Using Capital Letters (Part 1)
Capitalisation, the appropriate use of capital letters, is an area of punctuation that many learners pay little attention to. One reason might be that this topic can look deceptively simple at first glance. However, on exploring further, you very quickly realise that there’s quite a bit to learn. What also becomes evident is that like most grammar points, rules related to the use of capital letters aren’t always cut and dried.
Here are some handy tips to help you decide when to use capitalisation.
Rule 1: Capitalise the first word of a sentence
This one is as straightforward as grammar rules come because there’s hardly any complication here. Every time you begin a new sentence, start the first word with a capital letter.
Hello there! How have you been?
You cannot go in there without permission.
Rule 2: Capitalise names of people, institutions, companies, brands
It goes without saying that people’s names are always capitalised. Similarly, the names of institutions, companies, and brands generally begin with a capital letter. Remember, if the name has more than one word, all important words in the name have their initial letter capitalised.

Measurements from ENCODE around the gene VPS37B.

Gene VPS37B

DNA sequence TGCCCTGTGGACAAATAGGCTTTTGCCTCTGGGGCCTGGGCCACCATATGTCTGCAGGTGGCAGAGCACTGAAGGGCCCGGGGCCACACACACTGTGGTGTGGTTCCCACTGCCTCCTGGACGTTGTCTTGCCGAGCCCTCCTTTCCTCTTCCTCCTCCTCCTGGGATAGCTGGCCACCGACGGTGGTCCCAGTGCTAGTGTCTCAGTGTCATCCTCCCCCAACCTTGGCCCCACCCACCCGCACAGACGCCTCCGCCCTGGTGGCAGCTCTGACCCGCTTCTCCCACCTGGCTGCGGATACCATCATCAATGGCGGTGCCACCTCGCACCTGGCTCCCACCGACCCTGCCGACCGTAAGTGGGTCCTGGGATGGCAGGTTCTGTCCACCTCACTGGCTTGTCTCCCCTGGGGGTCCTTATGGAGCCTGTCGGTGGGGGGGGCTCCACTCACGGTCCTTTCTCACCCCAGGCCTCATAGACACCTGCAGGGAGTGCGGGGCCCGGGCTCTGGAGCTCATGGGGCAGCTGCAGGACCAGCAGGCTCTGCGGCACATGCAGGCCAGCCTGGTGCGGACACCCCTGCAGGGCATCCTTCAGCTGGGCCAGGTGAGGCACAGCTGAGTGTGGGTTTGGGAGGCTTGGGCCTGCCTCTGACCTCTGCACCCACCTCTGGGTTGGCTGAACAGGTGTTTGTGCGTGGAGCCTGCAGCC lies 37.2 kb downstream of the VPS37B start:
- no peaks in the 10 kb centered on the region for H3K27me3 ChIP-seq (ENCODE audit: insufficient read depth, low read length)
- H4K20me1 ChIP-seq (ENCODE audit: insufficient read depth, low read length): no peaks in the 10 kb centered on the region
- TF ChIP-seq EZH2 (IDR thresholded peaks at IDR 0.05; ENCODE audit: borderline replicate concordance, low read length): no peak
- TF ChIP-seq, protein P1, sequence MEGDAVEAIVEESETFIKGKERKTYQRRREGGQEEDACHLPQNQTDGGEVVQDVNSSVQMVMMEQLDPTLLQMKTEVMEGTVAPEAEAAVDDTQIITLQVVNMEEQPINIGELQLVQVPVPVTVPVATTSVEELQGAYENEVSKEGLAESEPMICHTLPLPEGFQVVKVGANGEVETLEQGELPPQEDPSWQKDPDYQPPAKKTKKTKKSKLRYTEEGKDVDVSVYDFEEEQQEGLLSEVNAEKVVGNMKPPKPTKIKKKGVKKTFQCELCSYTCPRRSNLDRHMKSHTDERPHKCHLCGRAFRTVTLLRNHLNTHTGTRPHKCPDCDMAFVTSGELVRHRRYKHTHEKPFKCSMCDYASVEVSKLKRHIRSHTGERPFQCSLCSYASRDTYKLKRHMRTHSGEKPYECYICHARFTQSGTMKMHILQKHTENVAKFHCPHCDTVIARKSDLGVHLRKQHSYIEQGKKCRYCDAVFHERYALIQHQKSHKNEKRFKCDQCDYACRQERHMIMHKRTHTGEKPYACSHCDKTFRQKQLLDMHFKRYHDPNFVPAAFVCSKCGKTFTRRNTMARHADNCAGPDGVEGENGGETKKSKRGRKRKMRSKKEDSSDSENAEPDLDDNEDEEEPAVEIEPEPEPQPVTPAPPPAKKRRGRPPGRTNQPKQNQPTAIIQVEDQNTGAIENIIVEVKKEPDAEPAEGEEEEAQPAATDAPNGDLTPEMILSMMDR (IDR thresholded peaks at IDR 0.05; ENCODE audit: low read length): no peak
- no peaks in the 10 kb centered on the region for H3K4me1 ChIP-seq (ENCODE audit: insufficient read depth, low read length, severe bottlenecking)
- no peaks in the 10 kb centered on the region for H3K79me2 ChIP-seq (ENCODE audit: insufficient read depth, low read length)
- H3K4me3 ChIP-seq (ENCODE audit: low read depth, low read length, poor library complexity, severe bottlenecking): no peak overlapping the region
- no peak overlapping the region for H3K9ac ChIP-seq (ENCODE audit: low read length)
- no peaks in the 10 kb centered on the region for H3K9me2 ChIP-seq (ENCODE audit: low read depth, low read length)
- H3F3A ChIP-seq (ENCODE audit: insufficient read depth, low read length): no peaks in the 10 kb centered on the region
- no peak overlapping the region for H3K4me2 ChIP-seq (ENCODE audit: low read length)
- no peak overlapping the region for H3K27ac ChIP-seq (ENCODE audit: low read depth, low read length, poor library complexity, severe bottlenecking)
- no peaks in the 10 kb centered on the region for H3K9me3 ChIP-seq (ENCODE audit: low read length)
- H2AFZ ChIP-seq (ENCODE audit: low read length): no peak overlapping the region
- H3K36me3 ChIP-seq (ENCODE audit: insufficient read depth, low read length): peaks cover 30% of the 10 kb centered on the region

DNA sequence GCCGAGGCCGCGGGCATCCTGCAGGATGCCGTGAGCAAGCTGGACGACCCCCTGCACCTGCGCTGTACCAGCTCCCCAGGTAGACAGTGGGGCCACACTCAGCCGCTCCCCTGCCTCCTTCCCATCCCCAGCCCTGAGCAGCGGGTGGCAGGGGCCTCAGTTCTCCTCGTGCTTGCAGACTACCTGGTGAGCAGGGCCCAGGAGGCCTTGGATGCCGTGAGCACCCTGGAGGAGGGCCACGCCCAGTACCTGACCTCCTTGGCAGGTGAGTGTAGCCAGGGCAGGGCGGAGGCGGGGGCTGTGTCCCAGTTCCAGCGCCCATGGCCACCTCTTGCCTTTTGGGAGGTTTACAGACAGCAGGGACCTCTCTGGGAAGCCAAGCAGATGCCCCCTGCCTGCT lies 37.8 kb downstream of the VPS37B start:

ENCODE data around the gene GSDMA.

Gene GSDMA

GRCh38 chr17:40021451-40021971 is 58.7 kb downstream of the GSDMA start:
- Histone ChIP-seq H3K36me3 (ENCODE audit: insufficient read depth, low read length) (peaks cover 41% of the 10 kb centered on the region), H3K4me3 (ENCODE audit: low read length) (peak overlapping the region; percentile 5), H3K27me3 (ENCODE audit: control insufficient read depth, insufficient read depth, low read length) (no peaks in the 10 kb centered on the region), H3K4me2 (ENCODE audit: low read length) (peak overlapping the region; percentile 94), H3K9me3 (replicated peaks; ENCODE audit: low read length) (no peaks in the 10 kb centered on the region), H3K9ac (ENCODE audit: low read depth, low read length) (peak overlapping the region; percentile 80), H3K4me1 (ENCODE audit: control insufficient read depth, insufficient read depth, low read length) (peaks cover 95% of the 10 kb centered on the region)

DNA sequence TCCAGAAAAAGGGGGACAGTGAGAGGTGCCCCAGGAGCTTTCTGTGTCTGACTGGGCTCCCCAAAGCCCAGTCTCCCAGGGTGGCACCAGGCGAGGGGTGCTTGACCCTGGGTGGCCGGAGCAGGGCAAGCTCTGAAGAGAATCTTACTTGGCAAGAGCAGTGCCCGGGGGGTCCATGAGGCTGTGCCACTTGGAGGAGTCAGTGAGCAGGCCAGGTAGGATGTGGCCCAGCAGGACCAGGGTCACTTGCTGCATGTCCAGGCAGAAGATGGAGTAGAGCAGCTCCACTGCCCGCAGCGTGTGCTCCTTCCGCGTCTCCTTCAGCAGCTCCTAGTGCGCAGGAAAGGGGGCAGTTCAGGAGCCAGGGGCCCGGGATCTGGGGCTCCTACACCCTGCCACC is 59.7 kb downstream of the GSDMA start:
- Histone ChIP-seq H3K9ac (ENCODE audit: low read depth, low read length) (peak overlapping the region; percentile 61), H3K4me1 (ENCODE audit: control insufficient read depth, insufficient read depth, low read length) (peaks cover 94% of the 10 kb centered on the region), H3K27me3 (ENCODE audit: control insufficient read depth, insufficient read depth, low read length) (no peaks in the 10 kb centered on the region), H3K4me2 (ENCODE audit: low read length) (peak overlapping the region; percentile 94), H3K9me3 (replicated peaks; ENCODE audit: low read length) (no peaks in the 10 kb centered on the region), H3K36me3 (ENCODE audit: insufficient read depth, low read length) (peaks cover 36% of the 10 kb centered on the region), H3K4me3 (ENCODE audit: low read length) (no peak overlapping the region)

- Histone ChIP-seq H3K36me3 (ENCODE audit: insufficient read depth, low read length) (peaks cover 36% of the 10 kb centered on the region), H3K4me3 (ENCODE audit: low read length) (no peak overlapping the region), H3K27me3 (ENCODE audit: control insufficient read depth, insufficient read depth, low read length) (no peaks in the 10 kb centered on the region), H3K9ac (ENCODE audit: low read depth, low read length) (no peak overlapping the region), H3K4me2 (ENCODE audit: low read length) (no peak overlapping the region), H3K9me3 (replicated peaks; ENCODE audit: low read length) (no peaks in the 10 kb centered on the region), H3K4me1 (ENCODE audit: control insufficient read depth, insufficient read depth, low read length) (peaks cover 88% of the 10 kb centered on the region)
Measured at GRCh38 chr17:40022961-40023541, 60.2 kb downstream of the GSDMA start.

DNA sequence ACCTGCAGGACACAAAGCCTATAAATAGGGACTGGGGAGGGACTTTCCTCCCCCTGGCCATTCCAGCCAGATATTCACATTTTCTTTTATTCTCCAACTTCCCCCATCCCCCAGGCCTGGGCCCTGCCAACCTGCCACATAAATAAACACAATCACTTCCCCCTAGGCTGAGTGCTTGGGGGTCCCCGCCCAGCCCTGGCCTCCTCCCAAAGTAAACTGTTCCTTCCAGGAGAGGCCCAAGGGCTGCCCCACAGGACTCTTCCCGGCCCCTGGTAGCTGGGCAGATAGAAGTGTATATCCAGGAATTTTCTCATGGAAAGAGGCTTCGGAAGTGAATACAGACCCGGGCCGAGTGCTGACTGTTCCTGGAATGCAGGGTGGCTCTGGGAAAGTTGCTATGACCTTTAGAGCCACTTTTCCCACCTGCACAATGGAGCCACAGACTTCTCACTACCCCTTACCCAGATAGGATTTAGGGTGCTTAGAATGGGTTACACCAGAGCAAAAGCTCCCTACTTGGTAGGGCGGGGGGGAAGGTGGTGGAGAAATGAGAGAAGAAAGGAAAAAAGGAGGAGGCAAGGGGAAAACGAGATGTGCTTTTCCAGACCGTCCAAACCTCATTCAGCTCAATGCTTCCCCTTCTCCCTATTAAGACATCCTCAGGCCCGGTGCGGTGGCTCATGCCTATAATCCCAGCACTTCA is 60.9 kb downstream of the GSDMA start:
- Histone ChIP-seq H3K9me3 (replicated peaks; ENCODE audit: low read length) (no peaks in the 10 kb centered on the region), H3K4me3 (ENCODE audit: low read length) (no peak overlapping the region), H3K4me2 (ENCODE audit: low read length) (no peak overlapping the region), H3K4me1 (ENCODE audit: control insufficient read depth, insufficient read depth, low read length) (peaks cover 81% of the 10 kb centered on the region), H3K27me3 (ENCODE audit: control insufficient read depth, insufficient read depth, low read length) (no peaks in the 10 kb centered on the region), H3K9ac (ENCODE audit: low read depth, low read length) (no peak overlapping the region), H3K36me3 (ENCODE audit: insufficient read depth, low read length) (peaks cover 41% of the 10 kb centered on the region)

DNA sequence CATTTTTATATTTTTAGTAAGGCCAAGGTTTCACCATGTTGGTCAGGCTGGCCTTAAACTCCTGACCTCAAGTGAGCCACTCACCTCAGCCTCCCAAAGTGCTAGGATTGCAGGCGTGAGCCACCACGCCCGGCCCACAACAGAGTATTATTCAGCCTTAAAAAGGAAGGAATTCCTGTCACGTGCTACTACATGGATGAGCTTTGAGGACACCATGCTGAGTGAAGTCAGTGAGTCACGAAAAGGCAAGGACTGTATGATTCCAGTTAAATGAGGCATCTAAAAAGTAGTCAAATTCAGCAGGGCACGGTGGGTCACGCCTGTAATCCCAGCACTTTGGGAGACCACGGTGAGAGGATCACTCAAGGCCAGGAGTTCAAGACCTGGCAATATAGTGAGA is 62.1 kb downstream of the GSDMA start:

Alan and Mathew are coming over this evening.
He works for the National Health Service.
United Airlines is a major player in the aviation sector that operates domestic and international flights.
Most people consider Sony to be the pioneers of portable music.
Rule 3: Capitalise cities, countries, nationalities, religions, languages
The names of cities, countries, nationalities, religions, and languages are proper nouns, so they should be capitalised. In the case of religion, the names of various deities are also capitalised.
Prague is a breathtakingly beautiful city.
He is from the United Arab Emirates.
Her father is Irish, whereas her mother is Scottish.
He’s had a Christian upbringing.
He speaks English, Spanish, Italian, and German.
Shiva is an ancient Hindu deity.
Rule 4: Capitalise the personal pronoun ‘I’
Unlike other personal pronouns (e.g. we, you, she, it), the personal pronoun ‘I’ is always written as a capital letter, no matter where it appears in a sentence.
I don’t know about the others, but I don’t want to go back to that restaurant.
James and I were the only ones to score goals yesterday.
We’ll be back soon with more on the use of capital letters.